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Methylprednisolone is part of a potent class of anti-inflammatory agents, known as corticosteroids. Corticosteroids are used to treat many inflammatory diseases. For example, the corticosteroid prednisone is commonly used to treat rheumatoid arthritis, lupus, vasculitis, dermatomyositis, and many other conditions. Methylprednisolone is similar to prednisone but can be given at higher doses as an infusion into a vein (intravenous, IV) for treatment of severe inflammation. Examples of conditions where IV methylprednisolone is routinely used include lupus affecting the kidneys or brain and some types of vasculitis. IV methylprednisolone is also given as a “pre-medication” in lower doses to prevent infusion reactions to other medications such as rituximab.
IV methylprednisolone is administered in a hospital or outpatient infusion center. First, an IV is placed (usually in the arm) and then the medication will be infused over one to three hours under the supervision of health care providers. The dosage and length of time of the infusion will be determined by your doctor. Some people require slower infusions if they experience side effects during the infusion.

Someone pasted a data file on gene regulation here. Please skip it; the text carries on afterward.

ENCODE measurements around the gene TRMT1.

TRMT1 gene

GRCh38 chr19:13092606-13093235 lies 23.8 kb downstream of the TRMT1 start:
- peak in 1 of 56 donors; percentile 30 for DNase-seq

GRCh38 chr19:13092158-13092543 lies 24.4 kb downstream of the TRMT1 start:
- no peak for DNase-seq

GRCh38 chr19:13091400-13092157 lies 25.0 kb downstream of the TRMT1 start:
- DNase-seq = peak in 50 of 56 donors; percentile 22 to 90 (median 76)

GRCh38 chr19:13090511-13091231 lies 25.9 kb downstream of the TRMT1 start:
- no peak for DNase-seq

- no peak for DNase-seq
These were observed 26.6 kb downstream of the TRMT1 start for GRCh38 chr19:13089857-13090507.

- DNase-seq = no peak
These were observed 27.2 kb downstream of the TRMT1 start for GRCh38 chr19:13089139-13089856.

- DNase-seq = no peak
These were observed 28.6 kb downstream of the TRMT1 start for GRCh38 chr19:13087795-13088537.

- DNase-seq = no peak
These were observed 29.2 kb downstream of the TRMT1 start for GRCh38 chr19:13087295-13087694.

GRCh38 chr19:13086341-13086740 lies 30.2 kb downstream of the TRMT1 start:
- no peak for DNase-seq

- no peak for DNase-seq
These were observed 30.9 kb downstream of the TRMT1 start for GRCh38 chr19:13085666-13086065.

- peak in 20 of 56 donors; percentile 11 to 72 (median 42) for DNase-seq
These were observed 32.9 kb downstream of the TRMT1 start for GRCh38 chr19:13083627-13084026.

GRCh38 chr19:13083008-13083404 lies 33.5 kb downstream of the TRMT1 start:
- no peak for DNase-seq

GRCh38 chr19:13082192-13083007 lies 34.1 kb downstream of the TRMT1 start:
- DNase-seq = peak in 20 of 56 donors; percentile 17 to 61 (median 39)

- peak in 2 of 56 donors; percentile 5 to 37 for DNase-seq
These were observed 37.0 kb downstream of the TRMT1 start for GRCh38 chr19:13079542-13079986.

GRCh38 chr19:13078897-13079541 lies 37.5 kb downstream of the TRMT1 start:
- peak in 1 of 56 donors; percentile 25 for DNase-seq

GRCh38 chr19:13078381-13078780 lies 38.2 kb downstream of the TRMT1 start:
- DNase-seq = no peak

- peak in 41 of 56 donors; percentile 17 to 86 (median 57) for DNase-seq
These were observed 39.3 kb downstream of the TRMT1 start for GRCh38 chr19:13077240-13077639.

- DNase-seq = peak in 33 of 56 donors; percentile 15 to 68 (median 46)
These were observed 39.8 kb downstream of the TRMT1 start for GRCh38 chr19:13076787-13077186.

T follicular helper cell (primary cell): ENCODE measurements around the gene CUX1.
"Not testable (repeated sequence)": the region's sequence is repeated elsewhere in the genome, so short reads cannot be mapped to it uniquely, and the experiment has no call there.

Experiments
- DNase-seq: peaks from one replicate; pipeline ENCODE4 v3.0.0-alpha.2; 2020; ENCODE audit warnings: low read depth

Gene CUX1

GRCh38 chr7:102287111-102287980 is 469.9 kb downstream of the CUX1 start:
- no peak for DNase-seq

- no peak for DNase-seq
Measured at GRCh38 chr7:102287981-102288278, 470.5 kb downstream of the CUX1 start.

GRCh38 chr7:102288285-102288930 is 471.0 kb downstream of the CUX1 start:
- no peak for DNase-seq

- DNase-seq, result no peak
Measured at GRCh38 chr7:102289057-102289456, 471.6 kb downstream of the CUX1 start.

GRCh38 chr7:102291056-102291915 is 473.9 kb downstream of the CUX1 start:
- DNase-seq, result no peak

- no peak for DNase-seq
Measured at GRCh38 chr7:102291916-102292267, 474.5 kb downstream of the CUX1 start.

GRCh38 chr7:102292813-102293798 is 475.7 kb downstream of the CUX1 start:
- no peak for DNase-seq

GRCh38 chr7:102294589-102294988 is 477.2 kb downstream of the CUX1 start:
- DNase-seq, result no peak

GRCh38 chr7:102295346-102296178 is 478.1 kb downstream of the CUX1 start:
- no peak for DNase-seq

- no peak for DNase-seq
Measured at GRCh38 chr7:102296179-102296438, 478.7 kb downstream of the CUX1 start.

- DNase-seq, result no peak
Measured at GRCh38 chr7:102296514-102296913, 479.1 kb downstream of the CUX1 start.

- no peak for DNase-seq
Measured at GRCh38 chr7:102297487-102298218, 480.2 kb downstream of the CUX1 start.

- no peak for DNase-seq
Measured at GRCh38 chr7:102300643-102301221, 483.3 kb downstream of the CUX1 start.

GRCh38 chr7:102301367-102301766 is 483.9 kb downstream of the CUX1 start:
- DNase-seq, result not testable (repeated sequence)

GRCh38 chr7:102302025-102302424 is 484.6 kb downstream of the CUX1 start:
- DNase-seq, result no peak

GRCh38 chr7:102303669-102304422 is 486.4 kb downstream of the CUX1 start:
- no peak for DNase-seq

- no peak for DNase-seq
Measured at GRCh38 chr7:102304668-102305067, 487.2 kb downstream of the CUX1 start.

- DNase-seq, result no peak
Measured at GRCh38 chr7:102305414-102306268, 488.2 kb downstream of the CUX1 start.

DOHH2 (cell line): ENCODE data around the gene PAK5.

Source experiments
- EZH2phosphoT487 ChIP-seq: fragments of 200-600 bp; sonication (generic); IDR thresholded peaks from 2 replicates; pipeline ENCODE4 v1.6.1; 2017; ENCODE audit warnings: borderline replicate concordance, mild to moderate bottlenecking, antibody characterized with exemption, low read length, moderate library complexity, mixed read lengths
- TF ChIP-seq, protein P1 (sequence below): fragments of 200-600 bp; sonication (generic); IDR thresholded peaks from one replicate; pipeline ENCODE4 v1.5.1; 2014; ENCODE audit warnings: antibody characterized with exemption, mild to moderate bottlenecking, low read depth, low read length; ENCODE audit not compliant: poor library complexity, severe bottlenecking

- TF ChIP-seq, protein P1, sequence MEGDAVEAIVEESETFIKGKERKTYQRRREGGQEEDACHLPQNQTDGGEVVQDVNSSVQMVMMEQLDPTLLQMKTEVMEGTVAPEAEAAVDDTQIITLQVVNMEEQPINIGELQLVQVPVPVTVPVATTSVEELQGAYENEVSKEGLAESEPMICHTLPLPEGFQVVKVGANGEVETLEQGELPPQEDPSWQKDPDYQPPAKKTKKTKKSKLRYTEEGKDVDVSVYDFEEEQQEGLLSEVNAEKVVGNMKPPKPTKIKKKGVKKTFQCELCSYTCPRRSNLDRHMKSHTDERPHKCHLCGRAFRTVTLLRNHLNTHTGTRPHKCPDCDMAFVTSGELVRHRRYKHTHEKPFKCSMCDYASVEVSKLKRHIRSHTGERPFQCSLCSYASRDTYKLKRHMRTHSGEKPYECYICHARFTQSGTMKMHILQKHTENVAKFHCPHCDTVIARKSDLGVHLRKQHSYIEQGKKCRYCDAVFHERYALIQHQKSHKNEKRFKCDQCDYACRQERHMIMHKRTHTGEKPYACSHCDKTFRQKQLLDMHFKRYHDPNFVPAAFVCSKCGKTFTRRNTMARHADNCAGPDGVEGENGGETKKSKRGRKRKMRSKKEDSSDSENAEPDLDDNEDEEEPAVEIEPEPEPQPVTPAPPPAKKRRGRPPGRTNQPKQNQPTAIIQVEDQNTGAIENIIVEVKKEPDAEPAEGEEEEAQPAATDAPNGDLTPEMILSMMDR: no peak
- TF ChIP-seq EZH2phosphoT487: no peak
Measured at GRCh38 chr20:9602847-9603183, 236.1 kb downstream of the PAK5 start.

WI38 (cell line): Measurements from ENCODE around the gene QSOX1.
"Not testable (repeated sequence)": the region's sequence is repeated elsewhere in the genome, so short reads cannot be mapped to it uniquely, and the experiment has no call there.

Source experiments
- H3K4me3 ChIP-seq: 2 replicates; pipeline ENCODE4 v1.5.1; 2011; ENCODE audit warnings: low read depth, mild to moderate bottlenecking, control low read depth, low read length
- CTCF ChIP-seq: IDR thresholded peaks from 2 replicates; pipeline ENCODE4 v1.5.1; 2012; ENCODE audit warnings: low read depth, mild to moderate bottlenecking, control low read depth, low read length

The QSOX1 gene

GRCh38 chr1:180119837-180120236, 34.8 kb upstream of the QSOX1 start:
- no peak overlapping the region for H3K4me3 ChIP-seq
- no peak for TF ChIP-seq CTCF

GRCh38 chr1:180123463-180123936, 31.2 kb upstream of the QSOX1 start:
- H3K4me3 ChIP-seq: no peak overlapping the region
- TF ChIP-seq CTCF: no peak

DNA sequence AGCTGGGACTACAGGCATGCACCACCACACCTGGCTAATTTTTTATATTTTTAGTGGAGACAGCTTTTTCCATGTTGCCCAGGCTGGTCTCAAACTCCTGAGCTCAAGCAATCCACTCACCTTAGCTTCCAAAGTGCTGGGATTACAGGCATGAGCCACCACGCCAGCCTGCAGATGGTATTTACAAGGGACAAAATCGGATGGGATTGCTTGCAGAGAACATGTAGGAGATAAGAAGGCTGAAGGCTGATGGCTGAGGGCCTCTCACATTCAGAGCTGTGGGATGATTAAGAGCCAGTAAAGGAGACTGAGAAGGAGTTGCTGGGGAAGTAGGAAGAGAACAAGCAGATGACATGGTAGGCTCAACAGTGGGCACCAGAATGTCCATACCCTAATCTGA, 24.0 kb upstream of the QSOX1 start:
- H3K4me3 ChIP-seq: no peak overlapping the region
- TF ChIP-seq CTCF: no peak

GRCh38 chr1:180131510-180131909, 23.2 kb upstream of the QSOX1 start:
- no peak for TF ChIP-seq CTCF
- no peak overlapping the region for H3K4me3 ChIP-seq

Methylprednisolone can cause short-term and long-term side effects. Side effects that can occur during or shortly after an infusion include blood-pressure changes, heart rate changes, irregular heart rate, electrolyte imbalances, elevated blood sugar, flushing of the skin, sweating, metallic taste, difficulty sleeping, mood or behavior changes, psychosis, seizures, increased susceptibility to infection, and anaphylaxis (serious allergic reaction).
If you need to take IV methylprednisolone or oral prednisone on an ongoing basis, the long-term side effects of corticosteroids include (but are not limited to) weight gain, acne, thinning of skin, stretch marks, elevated blood sugar, elevated cholesterol, peptic ulcers, cataracts, glaucoma, weight gain, decreased bone density, increased risk of osteonecrosis of the bone, growth suppression, muscle wasting, and increased susceptibility to infection.
Tell your rheumatology provider if you are concerned you may be experiencing any side effects, or if you develop a fever or any new symptoms after starting this medication, as it may cause an increased risk for infection. If you miss a scheduled infusion, notify your rheumatology provider. Talk to your rheumatology provider about which vaccines are appropriate for you. If you are pregnant or are considering pregnancy, discuss this with your rheumatology provider before starting medication.
Updated December 2020 by Mohammad Ursani, MD, and reviewed by the American College of Rheumatology Communications and Marketing Committee.
This patient fact sheet is provided for general education only. Individuals should consult a qualified health care provider for professional medical advice, diagnosis and treatment of a medical or health condition.